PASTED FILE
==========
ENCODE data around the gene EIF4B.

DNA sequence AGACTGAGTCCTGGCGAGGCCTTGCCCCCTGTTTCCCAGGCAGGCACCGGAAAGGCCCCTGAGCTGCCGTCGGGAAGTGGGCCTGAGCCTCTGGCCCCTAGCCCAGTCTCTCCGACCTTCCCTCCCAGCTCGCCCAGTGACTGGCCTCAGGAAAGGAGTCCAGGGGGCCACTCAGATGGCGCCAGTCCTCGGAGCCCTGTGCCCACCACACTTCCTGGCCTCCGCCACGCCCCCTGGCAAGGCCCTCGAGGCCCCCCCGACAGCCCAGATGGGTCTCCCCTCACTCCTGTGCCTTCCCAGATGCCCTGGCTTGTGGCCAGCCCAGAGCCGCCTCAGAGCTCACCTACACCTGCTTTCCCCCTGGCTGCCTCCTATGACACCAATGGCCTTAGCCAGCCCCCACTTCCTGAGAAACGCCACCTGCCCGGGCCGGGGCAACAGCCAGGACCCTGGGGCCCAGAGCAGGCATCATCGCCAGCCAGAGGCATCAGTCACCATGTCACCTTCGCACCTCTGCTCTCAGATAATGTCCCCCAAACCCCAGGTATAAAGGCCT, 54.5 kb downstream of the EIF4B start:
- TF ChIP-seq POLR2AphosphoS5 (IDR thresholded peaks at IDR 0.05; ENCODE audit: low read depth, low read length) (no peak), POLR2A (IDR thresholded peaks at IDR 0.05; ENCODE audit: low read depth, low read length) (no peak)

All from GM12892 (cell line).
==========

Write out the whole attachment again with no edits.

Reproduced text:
ENCODE data around the gene EIF4B.

DNA sequence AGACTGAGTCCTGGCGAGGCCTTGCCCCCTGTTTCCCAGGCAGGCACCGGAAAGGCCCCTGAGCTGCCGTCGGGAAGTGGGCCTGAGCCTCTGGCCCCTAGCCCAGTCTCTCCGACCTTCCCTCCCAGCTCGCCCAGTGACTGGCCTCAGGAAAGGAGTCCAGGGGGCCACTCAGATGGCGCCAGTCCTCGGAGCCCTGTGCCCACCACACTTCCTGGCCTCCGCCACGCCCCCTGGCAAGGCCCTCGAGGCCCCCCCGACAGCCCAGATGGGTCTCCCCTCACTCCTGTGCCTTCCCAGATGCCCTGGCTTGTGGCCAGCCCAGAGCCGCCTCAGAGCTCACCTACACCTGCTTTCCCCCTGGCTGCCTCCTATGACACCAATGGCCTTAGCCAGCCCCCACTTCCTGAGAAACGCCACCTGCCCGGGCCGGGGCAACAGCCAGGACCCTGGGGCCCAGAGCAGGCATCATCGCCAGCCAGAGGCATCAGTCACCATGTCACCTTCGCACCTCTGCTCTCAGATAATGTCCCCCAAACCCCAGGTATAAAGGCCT, 54.5 kb downstream of the EIF4B start:
- TF ChIP-seq POLR2AphosphoS5 (IDR thresholded peaks at IDR 0.05; ENCODE audit: low read depth, low read length) (no peak), POLR2A (IDR thresholded peaks at IDR 0.05; ENCODE audit: low read depth, low read length) (no peak)

All from GM12892 (cell line).